3. The right hand didn't know what the left hand was doing:

    A 63 y/o man, father of a long-time official in a local hospital obtained his usual care from his family doctor on the other side of a metropolitan city. At one point, that doctor ordered a CT scan of the man's abdomen at a down-town, commercial image center whose reports did not reside in any of the hospital computer information systems. He developed back pain and was seen at another area...the largest (medical-school associated) Studies showed bone "lesions", one being of the breast bone. A biopsy was done and the lesion was simply diagnosed as a "metastatic malignant tumor". He was referred for radiation therapy at the local hospital of his child. In order to better plan therapy, the radiation oncologist needed information about the tumor (the above was a "cost-effective", minimalist diagnosis). It was shocking to the local pathologist at the radiation therapist's hospital to see that no more had been determined. The story had been obtained "by word of mouth" (since the report was not available in the information system) that CT scans looking for an original (primary) tumor were negative. Slides were borrowed (taking almost a week). It was seen that special stains would be needed from an expert pathology group on the opposite side of the USA. More slides had to be requested and then forwarded to the distant group. The studies highly suggested that the tumor came from the patient's liver. The radiation oncologist, a "good doctor", investigated much harder and was able to track down the studies at the commercial imaging center. In fact, the CT studies had been highly abnormal, demonstrating cirrhosis of the liver and ascites...a setting risky for the growth of a primary liver cancer. A blood test was positive and added confirmatory evidence. Now the case made sense and proper radiation treatment was executed.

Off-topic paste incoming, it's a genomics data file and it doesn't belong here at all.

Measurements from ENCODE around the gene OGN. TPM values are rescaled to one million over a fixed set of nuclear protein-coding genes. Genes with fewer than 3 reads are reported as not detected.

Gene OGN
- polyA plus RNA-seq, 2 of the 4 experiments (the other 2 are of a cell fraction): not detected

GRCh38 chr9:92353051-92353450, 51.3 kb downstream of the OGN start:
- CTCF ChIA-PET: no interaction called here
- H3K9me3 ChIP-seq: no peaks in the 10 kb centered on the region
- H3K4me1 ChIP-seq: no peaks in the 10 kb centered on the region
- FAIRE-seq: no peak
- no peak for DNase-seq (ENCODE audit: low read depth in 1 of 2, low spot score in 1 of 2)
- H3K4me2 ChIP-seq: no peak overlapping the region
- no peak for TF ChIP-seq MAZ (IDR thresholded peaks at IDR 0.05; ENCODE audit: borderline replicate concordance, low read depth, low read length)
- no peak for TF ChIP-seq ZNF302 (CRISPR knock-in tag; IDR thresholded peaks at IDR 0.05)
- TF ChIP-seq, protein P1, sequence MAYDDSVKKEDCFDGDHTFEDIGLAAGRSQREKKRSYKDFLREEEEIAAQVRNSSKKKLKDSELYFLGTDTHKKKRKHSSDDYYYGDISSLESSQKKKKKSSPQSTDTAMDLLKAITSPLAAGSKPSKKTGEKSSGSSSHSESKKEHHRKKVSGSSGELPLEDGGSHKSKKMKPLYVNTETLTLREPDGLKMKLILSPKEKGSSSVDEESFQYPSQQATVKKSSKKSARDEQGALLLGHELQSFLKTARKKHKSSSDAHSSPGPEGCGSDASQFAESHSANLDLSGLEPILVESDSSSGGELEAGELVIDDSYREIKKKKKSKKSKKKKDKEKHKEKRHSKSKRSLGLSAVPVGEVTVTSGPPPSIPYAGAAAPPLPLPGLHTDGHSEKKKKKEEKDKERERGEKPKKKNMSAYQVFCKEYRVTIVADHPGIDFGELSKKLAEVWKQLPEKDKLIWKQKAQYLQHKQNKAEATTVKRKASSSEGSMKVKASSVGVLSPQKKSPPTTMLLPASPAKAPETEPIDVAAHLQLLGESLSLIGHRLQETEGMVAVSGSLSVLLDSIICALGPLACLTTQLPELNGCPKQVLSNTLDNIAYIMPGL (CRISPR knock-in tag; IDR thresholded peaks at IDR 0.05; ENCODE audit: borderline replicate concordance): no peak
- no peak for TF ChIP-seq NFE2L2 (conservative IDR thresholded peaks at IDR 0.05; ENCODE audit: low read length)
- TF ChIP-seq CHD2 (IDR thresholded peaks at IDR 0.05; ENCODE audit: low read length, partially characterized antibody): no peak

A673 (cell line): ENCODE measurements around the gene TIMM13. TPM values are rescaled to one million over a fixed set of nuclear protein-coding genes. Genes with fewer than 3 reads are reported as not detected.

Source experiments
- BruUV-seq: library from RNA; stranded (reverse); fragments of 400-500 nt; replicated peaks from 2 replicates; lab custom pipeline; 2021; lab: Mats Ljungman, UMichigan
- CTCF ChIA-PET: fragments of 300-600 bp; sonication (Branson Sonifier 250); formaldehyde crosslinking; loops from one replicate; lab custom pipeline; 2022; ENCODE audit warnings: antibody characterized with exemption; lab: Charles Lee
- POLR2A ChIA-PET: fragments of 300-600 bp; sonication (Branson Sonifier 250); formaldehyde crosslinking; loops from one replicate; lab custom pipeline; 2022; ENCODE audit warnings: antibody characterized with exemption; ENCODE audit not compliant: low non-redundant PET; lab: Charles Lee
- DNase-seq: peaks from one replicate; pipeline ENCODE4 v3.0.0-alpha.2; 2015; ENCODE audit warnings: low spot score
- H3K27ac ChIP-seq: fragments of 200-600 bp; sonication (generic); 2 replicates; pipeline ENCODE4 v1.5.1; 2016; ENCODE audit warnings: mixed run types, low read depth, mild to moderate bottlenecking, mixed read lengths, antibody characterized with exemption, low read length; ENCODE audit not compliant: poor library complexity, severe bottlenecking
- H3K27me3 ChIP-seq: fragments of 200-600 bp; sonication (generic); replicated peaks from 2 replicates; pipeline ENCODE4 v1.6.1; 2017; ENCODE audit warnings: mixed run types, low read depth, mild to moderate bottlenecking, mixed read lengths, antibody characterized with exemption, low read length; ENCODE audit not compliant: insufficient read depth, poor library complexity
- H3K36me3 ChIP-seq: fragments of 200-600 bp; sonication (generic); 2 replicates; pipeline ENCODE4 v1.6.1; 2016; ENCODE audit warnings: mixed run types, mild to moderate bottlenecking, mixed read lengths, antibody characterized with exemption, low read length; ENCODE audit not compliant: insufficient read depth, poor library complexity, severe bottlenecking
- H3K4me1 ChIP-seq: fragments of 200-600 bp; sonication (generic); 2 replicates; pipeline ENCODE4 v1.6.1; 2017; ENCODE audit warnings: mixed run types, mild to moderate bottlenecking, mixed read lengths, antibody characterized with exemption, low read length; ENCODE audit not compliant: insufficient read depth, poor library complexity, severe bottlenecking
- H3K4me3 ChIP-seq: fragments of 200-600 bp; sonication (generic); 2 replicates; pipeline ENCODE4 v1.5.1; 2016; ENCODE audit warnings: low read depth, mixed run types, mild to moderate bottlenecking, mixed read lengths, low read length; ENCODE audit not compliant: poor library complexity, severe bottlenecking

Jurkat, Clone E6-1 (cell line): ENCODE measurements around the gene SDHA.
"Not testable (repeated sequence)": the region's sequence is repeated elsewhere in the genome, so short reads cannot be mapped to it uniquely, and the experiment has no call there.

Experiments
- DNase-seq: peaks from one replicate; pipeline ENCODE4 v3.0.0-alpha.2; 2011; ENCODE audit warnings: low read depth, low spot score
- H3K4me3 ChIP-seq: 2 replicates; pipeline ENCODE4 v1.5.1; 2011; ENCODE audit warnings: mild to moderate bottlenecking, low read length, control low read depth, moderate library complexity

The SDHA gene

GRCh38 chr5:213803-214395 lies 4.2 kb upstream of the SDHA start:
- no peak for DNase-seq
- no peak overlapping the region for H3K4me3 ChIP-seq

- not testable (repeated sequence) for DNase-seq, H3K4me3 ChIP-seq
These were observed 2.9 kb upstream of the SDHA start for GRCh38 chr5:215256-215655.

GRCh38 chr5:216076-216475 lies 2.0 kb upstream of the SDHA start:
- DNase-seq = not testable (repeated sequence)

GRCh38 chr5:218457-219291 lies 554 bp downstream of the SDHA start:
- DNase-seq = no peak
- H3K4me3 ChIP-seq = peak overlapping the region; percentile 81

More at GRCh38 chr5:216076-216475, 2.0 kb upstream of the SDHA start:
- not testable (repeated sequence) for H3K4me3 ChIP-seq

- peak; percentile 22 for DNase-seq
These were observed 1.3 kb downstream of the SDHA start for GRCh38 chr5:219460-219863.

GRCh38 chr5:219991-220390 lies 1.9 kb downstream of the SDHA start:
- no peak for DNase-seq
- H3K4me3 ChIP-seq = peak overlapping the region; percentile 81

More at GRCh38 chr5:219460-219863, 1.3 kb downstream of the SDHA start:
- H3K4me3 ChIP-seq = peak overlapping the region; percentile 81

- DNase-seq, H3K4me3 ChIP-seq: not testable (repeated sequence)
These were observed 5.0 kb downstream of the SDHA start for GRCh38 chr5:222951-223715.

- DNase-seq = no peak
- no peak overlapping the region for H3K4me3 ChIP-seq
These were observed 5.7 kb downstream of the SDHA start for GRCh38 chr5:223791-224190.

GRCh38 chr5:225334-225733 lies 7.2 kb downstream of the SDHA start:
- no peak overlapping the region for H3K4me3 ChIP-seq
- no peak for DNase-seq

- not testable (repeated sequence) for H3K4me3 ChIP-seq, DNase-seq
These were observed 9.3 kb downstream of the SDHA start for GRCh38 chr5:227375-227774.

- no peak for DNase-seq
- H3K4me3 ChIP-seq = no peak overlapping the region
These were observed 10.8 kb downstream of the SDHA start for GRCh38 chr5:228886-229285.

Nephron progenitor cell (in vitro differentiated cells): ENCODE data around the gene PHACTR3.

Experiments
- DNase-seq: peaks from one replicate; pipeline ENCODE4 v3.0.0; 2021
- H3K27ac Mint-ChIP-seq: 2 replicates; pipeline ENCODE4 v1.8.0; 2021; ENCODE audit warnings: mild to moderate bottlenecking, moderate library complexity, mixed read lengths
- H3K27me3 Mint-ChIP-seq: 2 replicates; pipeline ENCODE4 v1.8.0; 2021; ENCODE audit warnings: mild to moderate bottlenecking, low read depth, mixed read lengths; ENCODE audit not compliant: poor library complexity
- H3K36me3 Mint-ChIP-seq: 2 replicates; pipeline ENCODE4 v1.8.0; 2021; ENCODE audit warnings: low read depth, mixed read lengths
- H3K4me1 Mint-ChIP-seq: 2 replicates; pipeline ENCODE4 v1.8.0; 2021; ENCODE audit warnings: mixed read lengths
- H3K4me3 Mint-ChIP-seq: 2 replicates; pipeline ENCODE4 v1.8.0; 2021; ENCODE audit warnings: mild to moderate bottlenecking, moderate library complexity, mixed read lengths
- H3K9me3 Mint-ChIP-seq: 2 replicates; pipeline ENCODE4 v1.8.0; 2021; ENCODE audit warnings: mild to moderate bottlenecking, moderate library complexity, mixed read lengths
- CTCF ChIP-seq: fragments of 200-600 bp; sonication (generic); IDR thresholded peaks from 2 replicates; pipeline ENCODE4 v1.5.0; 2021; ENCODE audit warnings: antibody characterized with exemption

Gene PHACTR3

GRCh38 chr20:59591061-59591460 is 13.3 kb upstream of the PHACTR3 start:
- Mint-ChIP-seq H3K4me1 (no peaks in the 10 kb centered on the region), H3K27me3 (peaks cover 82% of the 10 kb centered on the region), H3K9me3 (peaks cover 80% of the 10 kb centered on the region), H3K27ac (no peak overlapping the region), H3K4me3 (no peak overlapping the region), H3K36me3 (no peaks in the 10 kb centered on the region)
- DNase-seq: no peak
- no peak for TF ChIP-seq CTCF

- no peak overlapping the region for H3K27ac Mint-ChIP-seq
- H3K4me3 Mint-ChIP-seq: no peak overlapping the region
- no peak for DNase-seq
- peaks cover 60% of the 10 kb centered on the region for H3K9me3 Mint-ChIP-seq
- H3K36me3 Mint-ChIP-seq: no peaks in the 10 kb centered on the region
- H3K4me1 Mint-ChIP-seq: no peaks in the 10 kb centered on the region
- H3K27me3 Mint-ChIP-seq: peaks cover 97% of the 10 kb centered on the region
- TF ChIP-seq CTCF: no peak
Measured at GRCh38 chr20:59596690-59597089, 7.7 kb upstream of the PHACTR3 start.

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(case #1 posted 3 Aug. 1998; #2 posted 17 Aug. 1999; #3 posted 17 Aug. 1999.)